Research Roundup


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Debbie Rigby rounds up the latest in research news

Physical functioning and mindfulness skills training in chronic pain

The importance of improved physical function as a primary outcome in the treatment of chronic pain is widely accepted. This systematic review evaluated published reports of original randomized controlled trials on mindfulness skills training; and reports inconclusive evidence for efficacy for improving physical functioning. Patients are encouraged to use mindfulness in order to participate fully in the present moment, which may involve mindful participation in physical activities.

Journal of Pain Research 2019;12:179–189.

 

SGLT2 inhibitors for primary and secondary prevention of cardiovascular and renal outcomes in type 2 diabetes

A systematic review and meta-analysis of 3 trials shows SGLT2 inhibitors reduce major adverse cardiovascular events by 11%, with benefit only seen in patients with atherosclerotic cardiovascular disease. SGLT2i also reduce the risk of cardiovascular death or hospitalisation for heart failure by 23%; and reduces the risk of progression of renal disease by 45%, with a similar benefit in those with and without atherosclerotic cardiovascular disease.

Lancet 2019;393:31-39.

 

Stability of repackaged dabigatran etexilate capsules in dose administration aids

This study has clearly demonstrated that if repackaging of Pradaxa capsules is required, storage under refrigerated conditions ensures quality for 28 days. Storage at ambient conditions for 14 and 28 days resulted in a percentage drug remaining of 92.5% and 71.6%, respectively.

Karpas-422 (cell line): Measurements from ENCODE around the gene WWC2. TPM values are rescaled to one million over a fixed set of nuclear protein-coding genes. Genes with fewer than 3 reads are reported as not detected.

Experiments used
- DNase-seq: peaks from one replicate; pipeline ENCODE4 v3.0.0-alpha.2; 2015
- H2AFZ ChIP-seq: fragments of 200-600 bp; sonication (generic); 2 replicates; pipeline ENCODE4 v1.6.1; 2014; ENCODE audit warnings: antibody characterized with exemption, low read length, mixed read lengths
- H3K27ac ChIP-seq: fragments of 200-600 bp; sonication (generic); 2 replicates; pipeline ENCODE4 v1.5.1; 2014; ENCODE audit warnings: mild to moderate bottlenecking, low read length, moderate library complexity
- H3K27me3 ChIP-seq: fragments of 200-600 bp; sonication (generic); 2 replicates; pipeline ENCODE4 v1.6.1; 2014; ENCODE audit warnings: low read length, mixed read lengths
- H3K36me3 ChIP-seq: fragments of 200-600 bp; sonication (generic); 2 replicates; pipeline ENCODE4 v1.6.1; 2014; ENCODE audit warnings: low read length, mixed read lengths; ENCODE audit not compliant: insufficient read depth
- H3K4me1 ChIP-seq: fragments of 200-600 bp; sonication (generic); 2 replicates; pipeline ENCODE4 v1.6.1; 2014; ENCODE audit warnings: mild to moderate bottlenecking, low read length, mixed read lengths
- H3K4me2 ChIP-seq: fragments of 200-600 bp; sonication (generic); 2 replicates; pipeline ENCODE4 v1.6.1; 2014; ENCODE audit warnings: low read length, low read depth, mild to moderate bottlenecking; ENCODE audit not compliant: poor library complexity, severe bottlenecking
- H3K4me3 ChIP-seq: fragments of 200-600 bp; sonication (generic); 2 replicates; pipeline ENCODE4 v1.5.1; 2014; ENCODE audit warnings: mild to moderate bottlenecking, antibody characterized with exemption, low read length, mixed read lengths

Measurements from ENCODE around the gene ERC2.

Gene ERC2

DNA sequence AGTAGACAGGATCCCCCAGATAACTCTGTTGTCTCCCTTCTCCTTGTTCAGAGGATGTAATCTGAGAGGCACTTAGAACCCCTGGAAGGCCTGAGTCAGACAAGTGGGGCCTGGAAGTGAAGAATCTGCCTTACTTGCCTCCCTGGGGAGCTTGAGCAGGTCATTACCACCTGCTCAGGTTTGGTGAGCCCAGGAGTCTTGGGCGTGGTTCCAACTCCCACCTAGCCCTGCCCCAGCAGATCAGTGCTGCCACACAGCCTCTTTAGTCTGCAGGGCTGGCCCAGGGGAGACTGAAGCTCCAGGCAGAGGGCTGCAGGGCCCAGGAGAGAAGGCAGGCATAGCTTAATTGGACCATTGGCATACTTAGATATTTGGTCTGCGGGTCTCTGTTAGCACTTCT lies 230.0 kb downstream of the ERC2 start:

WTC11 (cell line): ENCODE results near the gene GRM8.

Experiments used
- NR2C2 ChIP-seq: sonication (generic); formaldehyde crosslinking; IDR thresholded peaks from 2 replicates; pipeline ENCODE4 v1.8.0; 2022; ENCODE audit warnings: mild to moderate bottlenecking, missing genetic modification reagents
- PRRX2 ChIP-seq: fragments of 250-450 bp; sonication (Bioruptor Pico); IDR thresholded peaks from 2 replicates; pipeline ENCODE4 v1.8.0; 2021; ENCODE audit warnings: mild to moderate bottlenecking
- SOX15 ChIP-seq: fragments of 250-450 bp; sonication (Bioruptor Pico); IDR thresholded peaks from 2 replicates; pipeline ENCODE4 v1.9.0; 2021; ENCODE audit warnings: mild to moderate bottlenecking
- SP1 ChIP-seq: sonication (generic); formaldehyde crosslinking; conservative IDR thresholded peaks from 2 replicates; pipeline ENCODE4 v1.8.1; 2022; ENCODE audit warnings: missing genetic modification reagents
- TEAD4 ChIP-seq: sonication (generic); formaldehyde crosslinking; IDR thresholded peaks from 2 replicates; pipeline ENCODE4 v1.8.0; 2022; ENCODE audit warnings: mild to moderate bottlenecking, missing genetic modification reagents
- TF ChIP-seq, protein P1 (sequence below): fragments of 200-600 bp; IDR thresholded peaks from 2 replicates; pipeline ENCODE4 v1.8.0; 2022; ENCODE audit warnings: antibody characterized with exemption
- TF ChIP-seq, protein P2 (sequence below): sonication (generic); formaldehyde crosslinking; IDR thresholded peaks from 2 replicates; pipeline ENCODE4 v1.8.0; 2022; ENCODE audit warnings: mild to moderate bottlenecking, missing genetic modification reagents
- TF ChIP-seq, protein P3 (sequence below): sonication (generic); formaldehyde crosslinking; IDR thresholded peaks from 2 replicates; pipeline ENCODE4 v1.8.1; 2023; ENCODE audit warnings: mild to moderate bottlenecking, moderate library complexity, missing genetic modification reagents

European Journal of Hospital Pharmacy 2018;25:e93-e97.

 

Deprescribing Benzodiazepine Receptor Agonists for Insomnia in Adults

Benzodiazepine receptor agonists are beneficial for short-term improvement in sleep onset latency and duration, they also have associated harms, including problems with dependence. A slow taper of BZRAs is recommended in patients 18 to 64 years of age who use these most days of the week for more than four weeks. Patients 65 years and older taking a BZRA for any duration should be recommended to taper off slowly. A slow taper with a 25% dose reduction every two weeks and medication-free days at the end of the taper is suggested.

Am Fam Physician. 2019;99(1):57-58.

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